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Yule goodies

Since the winter solstice occured just after noon yesterday in our time zone, that means the longest night of the year was last night, not tuesday night. Hence, we marked the holiday at sunrise today, the sunrise after the longest night. Just the convention we personally have adopted; others figure the date differently. After hiking up the hill in the crystal clear pre-dawn chill (tossing a few pebbles to make the frozen pond sing again on the way) we greeted the sunrise with a little drumming. Then a chilly gift opening around the tree. Peggy got me a hat and three pair of Carhart jeans, I got her an electric blanket and some networking stuff for our computers (the real gift will be my setting up the network, not the hardware). Plus she got us a vase with bacchanalia scenes. Now to finish up wrapping and mailing for a few family members who celebrate their holidays later in the month. A quiet homebody sort of day... quiet is good this time of year.
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Night beesties

When I was growing up in Georgia, spending all my free time chasing birds around the woods and fields and swamps, one of the things I always loved coming across was woodcock displaying in the first dawn twilight of a clear early winter morning. This wasn't something I'd find very often; only when I made an effort to get well out of Atlanta to be at some marsh or swamp somewhere as the sky first lightened. It's one of those ingrained experiences of the small secret mysteries of wilderness back here in the well-trammeled East; a private thing that most people never know of nor would understand. It's a simple thing really: as the eastern sky acquires the first hint of orange, a nearly invisible bird circles high overhead against the indigo sky. Every few minutes he plunges in a death-defying dive, and as he pulls out at the bottom his wings sing a delicate tinkling song. If he is lucky, there is a female hidden away in the weeds watching him and calling up to him with a buzzy little voice.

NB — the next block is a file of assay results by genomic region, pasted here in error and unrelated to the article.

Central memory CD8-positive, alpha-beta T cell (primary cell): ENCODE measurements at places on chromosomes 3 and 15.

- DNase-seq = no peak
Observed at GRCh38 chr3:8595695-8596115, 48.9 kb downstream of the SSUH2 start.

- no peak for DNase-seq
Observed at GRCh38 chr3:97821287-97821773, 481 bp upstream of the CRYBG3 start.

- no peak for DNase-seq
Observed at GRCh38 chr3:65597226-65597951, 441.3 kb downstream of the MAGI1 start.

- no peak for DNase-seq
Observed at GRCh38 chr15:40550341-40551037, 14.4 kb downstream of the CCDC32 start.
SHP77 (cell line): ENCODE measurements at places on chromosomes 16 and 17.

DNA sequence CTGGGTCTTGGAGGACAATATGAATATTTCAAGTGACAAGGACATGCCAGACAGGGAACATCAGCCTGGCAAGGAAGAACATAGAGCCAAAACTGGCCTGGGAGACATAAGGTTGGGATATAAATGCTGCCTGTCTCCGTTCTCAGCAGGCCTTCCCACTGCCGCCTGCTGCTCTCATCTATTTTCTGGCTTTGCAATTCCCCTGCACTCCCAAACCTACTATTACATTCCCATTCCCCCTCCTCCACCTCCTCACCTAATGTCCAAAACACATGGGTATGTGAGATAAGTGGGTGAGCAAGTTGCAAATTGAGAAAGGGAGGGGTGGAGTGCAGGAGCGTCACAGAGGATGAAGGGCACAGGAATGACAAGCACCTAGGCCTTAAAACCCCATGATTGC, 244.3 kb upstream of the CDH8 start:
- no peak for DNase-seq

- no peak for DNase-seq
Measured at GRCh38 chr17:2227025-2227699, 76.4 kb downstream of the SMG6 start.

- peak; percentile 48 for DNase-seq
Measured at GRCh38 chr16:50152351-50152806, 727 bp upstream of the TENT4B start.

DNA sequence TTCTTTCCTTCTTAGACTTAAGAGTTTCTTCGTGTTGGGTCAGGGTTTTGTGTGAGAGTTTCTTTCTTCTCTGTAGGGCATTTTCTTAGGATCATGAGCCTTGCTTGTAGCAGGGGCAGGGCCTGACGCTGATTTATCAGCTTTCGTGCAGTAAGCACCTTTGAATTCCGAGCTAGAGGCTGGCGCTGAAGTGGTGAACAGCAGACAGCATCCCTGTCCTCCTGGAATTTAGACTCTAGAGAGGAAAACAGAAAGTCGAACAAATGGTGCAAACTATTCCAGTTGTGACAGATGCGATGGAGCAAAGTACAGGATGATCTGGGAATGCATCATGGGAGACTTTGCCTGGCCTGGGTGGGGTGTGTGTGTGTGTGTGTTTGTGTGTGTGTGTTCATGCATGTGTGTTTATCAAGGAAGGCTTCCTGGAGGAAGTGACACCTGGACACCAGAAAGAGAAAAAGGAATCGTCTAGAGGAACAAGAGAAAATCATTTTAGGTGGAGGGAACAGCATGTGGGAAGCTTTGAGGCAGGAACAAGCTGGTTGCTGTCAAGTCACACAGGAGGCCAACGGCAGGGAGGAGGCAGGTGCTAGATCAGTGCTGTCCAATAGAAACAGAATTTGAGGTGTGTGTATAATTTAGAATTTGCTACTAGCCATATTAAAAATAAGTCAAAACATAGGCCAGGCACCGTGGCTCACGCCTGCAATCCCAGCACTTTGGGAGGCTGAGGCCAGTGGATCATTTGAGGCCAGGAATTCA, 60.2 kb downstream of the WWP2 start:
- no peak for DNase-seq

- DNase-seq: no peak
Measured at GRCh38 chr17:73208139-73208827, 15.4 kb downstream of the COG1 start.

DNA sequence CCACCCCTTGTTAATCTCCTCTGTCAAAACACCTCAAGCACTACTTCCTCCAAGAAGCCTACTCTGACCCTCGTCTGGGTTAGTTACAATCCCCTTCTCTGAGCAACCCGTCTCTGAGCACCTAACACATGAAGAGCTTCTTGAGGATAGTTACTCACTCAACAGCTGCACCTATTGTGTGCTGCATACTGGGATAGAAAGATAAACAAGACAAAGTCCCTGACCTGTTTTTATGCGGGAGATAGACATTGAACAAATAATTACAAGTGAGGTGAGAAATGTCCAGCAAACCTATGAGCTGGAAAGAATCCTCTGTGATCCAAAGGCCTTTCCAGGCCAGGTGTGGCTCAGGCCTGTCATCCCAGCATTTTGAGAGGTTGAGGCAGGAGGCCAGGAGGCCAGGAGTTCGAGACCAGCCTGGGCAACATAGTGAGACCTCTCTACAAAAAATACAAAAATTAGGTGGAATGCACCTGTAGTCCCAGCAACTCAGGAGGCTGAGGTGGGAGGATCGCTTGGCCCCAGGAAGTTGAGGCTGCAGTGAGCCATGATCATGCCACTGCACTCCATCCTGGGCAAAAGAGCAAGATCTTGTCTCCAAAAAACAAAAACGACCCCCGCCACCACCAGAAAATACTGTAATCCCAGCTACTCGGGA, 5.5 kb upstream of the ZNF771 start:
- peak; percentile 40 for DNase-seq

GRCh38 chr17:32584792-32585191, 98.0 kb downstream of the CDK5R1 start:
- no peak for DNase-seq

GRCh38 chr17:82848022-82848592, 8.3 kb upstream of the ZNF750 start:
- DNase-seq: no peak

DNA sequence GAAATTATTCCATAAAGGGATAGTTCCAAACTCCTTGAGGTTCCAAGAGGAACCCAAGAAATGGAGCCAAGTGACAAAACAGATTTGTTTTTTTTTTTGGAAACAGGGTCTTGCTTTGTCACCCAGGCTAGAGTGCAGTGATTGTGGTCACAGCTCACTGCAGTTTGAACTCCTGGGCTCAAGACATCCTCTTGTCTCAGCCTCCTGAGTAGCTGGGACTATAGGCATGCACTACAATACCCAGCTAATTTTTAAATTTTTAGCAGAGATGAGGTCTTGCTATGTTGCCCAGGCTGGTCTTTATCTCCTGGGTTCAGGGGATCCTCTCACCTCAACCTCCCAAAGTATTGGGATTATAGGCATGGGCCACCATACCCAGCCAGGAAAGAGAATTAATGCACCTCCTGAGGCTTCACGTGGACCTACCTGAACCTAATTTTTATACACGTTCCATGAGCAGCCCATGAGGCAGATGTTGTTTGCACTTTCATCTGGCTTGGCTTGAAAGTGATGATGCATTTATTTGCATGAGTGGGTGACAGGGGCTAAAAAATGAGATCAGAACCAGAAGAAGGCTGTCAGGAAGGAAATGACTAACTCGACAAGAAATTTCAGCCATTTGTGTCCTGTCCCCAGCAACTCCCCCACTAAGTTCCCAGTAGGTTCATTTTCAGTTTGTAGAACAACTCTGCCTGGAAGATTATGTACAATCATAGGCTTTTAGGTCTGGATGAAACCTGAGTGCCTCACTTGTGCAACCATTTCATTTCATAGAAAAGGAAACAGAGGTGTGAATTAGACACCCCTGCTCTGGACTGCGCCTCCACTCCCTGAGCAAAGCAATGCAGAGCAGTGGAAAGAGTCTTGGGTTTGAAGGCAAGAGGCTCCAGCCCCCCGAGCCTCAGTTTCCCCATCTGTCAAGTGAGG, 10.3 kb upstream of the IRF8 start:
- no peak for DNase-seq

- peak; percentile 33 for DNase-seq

A few days ago, I got home from a pre-dawn errand on a clear, cold morning. As I walked from the truck to the house, I heard the courtship song of a woodcock. In the sky over our weedy orchard, right in our yard, the woodcock were displaying.

Another reminder why the annoyance, inconvenience, and poverty of this life are worth it.

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A few nights later, when we pulled into our yard in the evening, our headlights revealed a strange creature hopping through the grass and leaves. It took me a second to realize that it was a woodcock. There have been very few times I've ever seen one on the ground before. They're a secretive, well-camoflauged nocturnal beeste of brambles, thickets, and marshes. Usually they're seen when they fly up suddenly from right underfoot, having remained invisible to the last second.

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p.s. Please refrain from the 7th-Grade jokes about this bird's name. Have heard then ALL before, many times. Thank you.
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Yeehaw!

Not only was "Intelligent Design" absolutely shot down and blown to pieces in today's court ruling in PA, it was blasted out of the sky by a judge who was appointed to the bench by George W. Bush himself. Woo hoo!!
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Pond music